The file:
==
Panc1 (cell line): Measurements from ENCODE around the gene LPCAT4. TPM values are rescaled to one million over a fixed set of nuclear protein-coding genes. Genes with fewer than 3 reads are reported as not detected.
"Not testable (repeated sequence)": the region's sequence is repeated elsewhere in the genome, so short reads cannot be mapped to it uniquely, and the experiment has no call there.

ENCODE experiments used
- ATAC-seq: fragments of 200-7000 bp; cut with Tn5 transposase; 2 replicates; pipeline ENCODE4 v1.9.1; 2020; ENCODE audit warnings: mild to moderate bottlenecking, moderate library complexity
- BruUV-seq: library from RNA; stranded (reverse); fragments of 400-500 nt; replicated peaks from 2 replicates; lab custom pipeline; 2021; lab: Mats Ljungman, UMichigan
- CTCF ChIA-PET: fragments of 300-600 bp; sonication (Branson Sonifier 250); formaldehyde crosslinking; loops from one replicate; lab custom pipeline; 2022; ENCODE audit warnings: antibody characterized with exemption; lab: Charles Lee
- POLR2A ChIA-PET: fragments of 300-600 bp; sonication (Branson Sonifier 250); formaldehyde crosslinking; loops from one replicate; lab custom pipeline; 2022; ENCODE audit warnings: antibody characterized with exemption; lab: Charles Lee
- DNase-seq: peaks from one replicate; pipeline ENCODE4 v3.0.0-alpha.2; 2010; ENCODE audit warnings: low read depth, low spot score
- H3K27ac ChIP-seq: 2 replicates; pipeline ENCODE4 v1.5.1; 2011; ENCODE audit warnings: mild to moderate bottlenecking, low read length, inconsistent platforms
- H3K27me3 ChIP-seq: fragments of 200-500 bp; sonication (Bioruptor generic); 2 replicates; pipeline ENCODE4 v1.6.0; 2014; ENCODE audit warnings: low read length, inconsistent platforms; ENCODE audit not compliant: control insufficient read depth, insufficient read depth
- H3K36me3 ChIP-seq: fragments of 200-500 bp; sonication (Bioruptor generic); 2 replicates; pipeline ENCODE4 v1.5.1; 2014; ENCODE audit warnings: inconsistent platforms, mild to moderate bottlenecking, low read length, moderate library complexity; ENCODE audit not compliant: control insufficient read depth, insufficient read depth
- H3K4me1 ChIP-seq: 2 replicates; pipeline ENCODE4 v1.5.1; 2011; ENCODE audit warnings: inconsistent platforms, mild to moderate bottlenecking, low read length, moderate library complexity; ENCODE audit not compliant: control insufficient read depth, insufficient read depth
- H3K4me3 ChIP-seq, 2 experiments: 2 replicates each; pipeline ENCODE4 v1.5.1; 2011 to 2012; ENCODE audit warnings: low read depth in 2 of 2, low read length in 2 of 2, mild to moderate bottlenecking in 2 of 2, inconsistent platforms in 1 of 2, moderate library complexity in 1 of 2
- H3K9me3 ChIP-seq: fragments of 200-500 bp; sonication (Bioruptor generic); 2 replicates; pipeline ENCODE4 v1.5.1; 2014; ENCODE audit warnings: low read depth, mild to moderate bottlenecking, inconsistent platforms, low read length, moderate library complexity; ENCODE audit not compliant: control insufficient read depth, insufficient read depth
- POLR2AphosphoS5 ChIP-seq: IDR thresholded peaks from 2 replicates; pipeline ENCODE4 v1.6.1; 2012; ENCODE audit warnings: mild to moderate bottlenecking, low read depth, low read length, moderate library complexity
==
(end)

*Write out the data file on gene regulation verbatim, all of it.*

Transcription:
Panc1 (cell line): Measurements from ENCODE around the gene LPCAT4. TPM values are rescaled to one million over a fixed set of nuclear protein-coding genes. Genes with fewer than 3 reads are reported as not detected.
"Not testable (repeated sequence)": the region's sequence is repeated elsewhere in the genome, so short reads cannot be mapped to it uniquely, and the experiment has no call there.

ENCODE experiments used
- ATAC-seq: fragments of 200-7000 bp; cut with Tn5 transposase; 2 replicates; pipeline ENCODE4 v1.9.1; 2020; ENCODE audit warnings: mild to moderate bottlenecking, moderate library complexity
- BruUV-seq: library from RNA; stranded (reverse); fragments of 400-500 nt; replicated peaks from 2 replicates; lab custom pipeline; 2021; lab: Mats Ljungman, UMichigan
- CTCF ChIA-PET: fragments of 300-600 bp; sonication (Branson Sonifier 250); formaldehyde crosslinking; loops from one replicate; lab custom pipeline; 2022; ENCODE audit warnings: antibody characterized with exemption; lab: Charles Lee
- POLR2A ChIA-PET: fragments of 300-600 bp; sonication (Branson Sonifier 250); formaldehyde crosslinking; loops from one replicate; lab custom pipeline; 2022; ENCODE audit warnings: antibody characterized with exemption; lab: Charles Lee
- DNase-seq: peaks from one replicate; pipeline ENCODE4 v3.0.0-alpha.2; 2010; ENCODE audit warnings: low read depth, low spot score
- H3K27ac ChIP-seq: 2 replicates; pipeline ENCODE4 v1.5.1; 2011; ENCODE audit warnings: mild to moderate bottlenecking, low read length, inconsistent platforms
- H3K27me3 ChIP-seq: fragments of 200-500 bp; sonication (Bioruptor generic); 2 replicates; pipeline ENCODE4 v1.6.0; 2014; ENCODE audit warnings: low read length, inconsistent platforms; ENCODE audit not compliant: control insufficient read depth, insufficient read depth
- H3K36me3 ChIP-seq: fragments of 200-500 bp; sonication (Bioruptor generic); 2 replicates; pipeline ENCODE4 v1.5.1; 2014; ENCODE audit warnings: inconsistent platforms, mild to moderate bottlenecking, low read length, moderate library complexity; ENCODE audit not compliant: control insufficient read depth, insufficient read depth
- H3K4me1 ChIP-seq: 2 replicates; pipeline ENCODE4 v1.5.1; 2011; ENCODE audit warnings: inconsistent platforms, mild to moderate bottlenecking, low read length, moderate library complexity; ENCODE audit not compliant: control insufficient read depth, insufficient read depth
- H3K4me3 ChIP-seq, 2 experiments: 2 replicates each; pipeline ENCODE4 v1.5.1; 2011 to 2012; ENCODE audit warnings: low read depth in 2 of 2, low read length in 2 of 2, mild to moderate bottlenecking in 2 of 2, inconsistent platforms in 1 of 2, moderate library complexity in 1 of 2
- H3K9me3 ChIP-seq: fragments of 200-500 bp; sonication (Bioruptor generic); 2 replicates; pipeline ENCODE4 v1.5.1; 2014; ENCODE audit warnings: low read depth, mild to moderate bottlenecking, inconsistent platforms, low read length, moderate library complexity; ENCODE audit not compliant: control insufficient read depth, insufficient read depth
- POLR2AphosphoS5 ChIP-seq: IDR thresholded peaks from 2 replicates; pipeline ENCODE4 v1.6.1; 2012; ENCODE audit warnings: mild to moderate bottlenecking, low read depth, low read length, moderate library complexity